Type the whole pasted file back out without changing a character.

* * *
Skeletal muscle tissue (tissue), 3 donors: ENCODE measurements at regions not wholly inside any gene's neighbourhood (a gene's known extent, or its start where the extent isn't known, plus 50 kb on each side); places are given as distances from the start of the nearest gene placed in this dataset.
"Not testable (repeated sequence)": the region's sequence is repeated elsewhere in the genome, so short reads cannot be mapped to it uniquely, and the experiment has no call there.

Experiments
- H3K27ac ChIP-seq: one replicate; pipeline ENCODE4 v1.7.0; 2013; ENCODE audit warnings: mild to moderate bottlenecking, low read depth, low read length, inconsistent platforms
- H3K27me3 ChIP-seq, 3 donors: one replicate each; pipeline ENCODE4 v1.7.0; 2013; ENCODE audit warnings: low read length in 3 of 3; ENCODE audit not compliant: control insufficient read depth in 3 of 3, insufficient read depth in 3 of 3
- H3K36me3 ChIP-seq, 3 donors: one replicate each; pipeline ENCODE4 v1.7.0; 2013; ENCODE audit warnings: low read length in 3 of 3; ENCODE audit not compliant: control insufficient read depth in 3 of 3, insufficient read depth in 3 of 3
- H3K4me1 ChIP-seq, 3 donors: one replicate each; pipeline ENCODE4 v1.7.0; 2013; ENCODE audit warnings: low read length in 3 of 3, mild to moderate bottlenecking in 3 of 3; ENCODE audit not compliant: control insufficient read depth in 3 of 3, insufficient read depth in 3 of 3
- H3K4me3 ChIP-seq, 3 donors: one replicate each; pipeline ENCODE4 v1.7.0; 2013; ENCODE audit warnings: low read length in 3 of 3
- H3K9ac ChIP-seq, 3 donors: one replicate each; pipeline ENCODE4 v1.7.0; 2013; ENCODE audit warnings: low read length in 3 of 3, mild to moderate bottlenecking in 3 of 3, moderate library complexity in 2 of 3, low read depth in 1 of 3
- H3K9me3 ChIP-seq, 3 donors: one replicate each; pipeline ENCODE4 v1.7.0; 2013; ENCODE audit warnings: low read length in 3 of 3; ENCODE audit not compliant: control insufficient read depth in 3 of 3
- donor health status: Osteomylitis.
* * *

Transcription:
Skeletal muscle tissue (tissue), 3 donors: ENCODE measurements at regions not wholly inside any gene's neighbourhood (a gene's known extent, or its start where the extent isn't known, plus 50 kb on each side); places are given as distances from the start of the nearest gene placed in this dataset.
"Not testable (repeated sequence)": the region's sequence is repeated elsewhere in the genome, so short reads cannot be mapped to it uniquely, and the experiment has no call there.

Experiments
- H3K27ac ChIP-seq: one replicate; pipeline ENCODE4 v1.7.0; 2013; ENCODE audit warnings: mild to moderate bottlenecking, low read depth, low read length, inconsistent platforms
- H3K27me3 ChIP-seq, 3 donors: one replicate each; pipeline ENCODE4 v1.7.0; 2013; ENCODE audit warnings: low read length in 3 of 3; ENCODE audit not compliant: control insufficient read depth in 3 of 3, insufficient read depth in 3 of 3
- H3K36me3 ChIP-seq, 3 donors: one replicate each; pipeline ENCODE4 v1.7.0; 2013; ENCODE audit warnings: low read length in 3 of 3; ENCODE audit not compliant: control insufficient read depth in 3 of 3, insufficient read depth in 3 of 3
- H3K4me1 ChIP-seq, 3 donors: one replicate each; pipeline ENCODE4 v1.7.0; 2013; ENCODE audit warnings: low read length in 3 of 3, mild to moderate bottlenecking in 3 of 3; ENCODE audit not compliant: control insufficient read depth in 3 of 3, insufficient read depth in 3 of 3
- H3K4me3 ChIP-seq, 3 donors: one replicate each; pipeline ENCODE4 v1.7.0; 2013; ENCODE audit warnings: low read length in 3 of 3
- H3K9ac ChIP-seq, 3 donors: one replicate each; pipeline ENCODE4 v1.7.0; 2013; ENCODE audit warnings: low read length in 3 of 3, mild to moderate bottlenecking in 3 of 3, moderate library complexity in 2 of 3, low read depth in 1 of 3
- H3K9me3 ChIP-seq, 3 donors: one replicate each; pipeline ENCODE4 v1.7.0; 2013; ENCODE audit warnings: low read length in 3 of 3; ENCODE audit not compliant: control insufficient read depth in 3 of 3
- donor health status: Osteomylitis.